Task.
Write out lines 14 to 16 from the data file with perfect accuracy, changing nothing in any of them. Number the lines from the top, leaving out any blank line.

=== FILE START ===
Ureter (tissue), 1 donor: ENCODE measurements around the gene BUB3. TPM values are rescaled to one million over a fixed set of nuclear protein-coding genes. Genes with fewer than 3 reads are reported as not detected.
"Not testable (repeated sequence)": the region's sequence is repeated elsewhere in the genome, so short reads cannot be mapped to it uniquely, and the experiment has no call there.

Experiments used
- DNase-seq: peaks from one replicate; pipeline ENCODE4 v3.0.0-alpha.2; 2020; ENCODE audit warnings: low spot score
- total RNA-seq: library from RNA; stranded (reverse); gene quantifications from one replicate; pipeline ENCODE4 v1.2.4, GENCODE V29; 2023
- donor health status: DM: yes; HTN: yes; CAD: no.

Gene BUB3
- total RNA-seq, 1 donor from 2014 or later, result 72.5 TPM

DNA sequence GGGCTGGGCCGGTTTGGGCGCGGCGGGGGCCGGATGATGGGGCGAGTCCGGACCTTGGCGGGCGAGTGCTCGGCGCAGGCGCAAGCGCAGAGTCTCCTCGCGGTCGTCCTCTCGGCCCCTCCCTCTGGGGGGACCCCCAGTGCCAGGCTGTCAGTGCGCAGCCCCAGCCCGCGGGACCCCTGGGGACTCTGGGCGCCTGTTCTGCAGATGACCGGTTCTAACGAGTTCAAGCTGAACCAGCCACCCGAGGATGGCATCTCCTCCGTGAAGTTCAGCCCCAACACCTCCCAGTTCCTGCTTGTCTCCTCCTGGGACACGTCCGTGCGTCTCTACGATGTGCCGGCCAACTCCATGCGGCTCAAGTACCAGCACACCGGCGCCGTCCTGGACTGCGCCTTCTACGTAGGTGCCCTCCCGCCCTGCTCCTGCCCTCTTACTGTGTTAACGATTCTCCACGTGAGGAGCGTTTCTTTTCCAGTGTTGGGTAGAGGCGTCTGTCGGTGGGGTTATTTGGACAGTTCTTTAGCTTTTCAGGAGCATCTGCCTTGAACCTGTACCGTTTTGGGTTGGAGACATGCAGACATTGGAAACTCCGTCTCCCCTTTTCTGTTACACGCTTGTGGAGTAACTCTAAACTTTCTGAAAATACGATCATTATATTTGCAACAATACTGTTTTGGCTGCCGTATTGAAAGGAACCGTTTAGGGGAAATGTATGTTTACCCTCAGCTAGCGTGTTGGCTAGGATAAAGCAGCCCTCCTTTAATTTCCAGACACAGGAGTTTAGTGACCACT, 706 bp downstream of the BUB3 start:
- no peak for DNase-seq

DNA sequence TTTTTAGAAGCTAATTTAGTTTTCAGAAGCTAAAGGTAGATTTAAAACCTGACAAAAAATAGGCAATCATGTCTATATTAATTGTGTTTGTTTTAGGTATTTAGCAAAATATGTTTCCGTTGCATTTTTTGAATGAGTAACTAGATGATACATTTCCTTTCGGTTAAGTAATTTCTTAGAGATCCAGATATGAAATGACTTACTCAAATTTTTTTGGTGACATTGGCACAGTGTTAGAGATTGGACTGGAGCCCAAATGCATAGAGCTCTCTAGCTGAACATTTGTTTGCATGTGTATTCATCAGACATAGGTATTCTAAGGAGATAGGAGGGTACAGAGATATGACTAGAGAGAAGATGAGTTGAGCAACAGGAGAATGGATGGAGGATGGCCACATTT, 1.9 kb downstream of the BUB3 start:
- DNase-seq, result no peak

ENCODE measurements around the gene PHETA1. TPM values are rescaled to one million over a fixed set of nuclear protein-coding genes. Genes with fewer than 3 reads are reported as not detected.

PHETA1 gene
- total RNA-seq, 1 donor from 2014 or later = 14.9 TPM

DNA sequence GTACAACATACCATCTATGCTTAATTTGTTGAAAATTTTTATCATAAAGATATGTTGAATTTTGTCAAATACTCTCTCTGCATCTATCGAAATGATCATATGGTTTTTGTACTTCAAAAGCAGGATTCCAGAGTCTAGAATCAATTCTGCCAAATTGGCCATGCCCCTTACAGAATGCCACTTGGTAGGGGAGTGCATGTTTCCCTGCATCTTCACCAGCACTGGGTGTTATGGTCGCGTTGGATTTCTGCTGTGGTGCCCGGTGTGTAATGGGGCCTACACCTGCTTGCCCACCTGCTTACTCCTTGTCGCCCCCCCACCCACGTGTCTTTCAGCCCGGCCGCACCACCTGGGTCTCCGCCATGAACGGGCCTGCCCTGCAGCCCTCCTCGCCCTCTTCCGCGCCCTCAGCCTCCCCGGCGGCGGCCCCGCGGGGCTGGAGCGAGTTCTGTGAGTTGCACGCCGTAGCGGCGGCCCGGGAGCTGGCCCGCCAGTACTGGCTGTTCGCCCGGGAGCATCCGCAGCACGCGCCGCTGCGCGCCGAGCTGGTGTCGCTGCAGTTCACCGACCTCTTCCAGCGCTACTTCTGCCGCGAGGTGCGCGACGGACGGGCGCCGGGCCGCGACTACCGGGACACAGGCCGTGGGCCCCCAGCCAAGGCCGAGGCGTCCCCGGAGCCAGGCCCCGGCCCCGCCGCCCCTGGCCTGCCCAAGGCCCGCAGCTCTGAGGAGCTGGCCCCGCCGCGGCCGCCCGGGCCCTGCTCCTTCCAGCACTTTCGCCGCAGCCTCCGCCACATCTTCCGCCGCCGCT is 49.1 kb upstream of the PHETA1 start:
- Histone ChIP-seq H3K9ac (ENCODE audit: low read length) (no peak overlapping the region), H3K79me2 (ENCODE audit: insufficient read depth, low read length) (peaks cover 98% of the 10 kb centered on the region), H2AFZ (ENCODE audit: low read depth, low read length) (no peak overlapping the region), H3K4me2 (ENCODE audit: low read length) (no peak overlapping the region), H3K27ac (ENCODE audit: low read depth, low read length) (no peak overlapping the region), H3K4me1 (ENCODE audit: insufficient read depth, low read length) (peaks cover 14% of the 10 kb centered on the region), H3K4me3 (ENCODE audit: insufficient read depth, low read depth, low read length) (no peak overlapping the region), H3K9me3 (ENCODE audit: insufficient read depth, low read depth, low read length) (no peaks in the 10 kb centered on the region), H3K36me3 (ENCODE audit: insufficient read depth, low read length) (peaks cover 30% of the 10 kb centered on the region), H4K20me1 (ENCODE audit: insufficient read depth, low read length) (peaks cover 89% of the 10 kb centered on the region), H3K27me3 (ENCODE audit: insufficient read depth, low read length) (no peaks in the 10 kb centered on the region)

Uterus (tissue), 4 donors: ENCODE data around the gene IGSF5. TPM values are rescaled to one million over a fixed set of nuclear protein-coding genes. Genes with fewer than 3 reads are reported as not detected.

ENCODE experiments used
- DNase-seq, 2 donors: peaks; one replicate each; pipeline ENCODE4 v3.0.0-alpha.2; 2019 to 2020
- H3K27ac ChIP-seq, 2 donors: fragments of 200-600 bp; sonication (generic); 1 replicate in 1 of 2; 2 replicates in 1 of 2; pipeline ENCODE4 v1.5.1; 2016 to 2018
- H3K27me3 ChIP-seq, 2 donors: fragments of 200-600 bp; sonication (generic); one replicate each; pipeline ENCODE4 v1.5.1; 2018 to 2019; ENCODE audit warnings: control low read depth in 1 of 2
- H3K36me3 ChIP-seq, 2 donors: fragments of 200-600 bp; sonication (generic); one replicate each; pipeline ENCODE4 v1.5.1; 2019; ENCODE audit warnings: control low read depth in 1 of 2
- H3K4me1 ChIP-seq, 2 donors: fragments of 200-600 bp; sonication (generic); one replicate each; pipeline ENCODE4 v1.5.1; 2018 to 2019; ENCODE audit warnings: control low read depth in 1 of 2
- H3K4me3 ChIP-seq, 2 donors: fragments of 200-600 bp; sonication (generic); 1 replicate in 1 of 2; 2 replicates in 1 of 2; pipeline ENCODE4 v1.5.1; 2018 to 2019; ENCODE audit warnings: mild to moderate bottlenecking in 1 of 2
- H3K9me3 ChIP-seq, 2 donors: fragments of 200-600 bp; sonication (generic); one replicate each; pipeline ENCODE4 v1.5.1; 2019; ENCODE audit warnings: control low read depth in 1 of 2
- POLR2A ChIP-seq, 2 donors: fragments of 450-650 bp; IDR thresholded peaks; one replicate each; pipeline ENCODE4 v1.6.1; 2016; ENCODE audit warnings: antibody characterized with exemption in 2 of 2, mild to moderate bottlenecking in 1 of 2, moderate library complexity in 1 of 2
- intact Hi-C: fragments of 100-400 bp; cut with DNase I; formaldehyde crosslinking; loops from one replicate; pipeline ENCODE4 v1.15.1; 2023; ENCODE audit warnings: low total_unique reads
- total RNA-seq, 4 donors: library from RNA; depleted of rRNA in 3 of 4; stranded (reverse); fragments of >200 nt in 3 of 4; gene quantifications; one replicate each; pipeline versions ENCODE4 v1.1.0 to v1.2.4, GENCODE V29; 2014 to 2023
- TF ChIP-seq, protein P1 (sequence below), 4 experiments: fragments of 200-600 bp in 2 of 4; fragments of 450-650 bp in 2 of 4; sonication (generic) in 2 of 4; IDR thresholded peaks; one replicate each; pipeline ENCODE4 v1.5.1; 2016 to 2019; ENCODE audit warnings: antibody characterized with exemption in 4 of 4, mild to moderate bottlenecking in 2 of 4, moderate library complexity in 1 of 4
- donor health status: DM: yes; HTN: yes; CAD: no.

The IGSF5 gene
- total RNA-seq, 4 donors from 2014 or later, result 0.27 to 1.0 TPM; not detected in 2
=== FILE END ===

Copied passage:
PHETA1 gene
- total RNA-seq, 1 donor from 2014 or later = 14.9 TPM

DNA sequence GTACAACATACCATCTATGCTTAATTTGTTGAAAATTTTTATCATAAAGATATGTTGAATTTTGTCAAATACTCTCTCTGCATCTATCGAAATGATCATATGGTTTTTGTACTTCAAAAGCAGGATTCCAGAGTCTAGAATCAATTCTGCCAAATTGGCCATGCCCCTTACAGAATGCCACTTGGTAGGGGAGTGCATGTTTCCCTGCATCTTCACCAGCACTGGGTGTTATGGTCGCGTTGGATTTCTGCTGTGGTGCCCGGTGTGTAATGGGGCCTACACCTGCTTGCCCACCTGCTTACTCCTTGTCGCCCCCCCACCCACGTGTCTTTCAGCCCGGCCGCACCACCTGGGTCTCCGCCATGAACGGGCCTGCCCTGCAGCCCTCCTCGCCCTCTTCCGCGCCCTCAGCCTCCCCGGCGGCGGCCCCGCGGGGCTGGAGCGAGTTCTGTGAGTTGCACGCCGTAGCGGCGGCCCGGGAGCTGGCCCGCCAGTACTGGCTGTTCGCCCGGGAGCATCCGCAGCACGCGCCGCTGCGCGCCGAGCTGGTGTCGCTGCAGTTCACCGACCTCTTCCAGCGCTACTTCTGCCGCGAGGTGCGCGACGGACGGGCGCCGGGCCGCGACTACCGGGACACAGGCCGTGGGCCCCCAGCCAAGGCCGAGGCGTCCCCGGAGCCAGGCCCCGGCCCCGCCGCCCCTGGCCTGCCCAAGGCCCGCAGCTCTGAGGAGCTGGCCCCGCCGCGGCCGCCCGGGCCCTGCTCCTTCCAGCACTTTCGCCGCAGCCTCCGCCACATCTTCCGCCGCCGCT is 49.1 kb upstream of the PHETA1 start: